The leadership in almost all the Arabian countries began to see the Western countries as their enemy and pledged to retaliate aggressively. The first step towards the establishment of Pan Arab state was taken in 1958 when Syrian leaders requested Nasser for a merger of Syria and Egypt. The merger led to formation of the United Arab Republic. However, the dream of Pan Arab state did not last longer. In Syria, Egyptian bureaucrats and officers started acting dictatorially and repressed the opposition parties. The discontent among the Syrian bourgeoisie and officer corps led to secessionists and in 1961, the United Arab Republic was formally dissolved.
Six Day War: In June, 1967, following the plans of Israel to attack Syria broke out, Nasser sought for the equipments for war in the Sinai peninsula. He also asked the United Nations to withdraw its Emergency Force from Sinai. On May 23, Nasser closed the Straits of Tiran, through which Israel had gained access to Israeli shipping. The Israeli port of Eilat at the northern end of the Gulf of Aqaba was also blocked. It was Israel's only access to the Indian Ocean. Responding strongly to the closing of the Straits, Israel launched its aerial attack on the Egyptian troops. This was the beginning of the Six Day War. The first phase of aerial attacks by the Israeli air force was so severe that it destroyed most of the Egyptian air forces on the ground. Egypt with no delay issued an order asking the troops to come back. The decision brought more disaster for the Egyptian troops as the Israeli forces continued their attack even if there was no retaliation from Egypt. The loss in the Six Day War was one of the most disastrous political blows in Egyptian history and a humiliation to the leaders and people of Egypt.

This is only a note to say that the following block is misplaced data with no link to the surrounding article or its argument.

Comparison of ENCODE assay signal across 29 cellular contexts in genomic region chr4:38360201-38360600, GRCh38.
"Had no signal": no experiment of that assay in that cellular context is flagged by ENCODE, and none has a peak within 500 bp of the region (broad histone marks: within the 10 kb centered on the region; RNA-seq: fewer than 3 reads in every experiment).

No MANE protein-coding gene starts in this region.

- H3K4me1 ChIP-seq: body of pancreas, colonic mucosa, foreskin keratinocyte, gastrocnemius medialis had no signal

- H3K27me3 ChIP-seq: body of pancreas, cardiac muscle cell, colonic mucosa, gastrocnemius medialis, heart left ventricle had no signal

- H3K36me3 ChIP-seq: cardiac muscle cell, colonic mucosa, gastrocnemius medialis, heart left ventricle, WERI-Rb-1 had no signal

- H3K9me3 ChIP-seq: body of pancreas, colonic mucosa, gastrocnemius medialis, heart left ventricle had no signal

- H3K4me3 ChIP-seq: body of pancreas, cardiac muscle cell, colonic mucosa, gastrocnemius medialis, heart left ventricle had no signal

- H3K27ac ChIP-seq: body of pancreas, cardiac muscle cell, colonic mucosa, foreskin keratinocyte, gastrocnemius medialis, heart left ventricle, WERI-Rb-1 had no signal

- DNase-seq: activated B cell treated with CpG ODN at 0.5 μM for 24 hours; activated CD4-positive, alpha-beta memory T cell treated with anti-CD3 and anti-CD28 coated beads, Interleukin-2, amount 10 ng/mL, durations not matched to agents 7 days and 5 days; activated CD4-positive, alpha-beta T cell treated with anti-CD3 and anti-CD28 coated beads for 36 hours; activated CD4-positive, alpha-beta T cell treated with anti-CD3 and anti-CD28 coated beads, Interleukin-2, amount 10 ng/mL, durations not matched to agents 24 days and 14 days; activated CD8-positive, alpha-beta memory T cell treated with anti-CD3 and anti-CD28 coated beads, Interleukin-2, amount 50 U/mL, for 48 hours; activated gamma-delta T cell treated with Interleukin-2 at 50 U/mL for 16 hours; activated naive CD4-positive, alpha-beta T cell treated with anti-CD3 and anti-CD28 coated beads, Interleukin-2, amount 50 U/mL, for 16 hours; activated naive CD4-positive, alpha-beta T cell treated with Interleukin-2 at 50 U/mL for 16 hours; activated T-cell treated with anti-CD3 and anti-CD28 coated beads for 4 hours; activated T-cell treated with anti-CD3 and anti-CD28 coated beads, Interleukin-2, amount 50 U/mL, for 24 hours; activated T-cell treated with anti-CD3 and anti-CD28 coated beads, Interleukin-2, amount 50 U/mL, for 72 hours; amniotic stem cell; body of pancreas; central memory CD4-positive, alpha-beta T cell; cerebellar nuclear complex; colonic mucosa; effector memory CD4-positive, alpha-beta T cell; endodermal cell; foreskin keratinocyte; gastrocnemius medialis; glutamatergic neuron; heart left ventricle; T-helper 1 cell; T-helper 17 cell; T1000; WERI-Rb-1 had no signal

Death: On September 28, 1970 Jamal Abdul Nasir died of a heart attack. It was believed that the humiliation of six day war and death of such a huge number of soldiers in the war made him weak. Nasir was loved by most of his countrymen and his popularity can be realized with the fact that around seven million people gathered at the funeral ceremony of Nasir.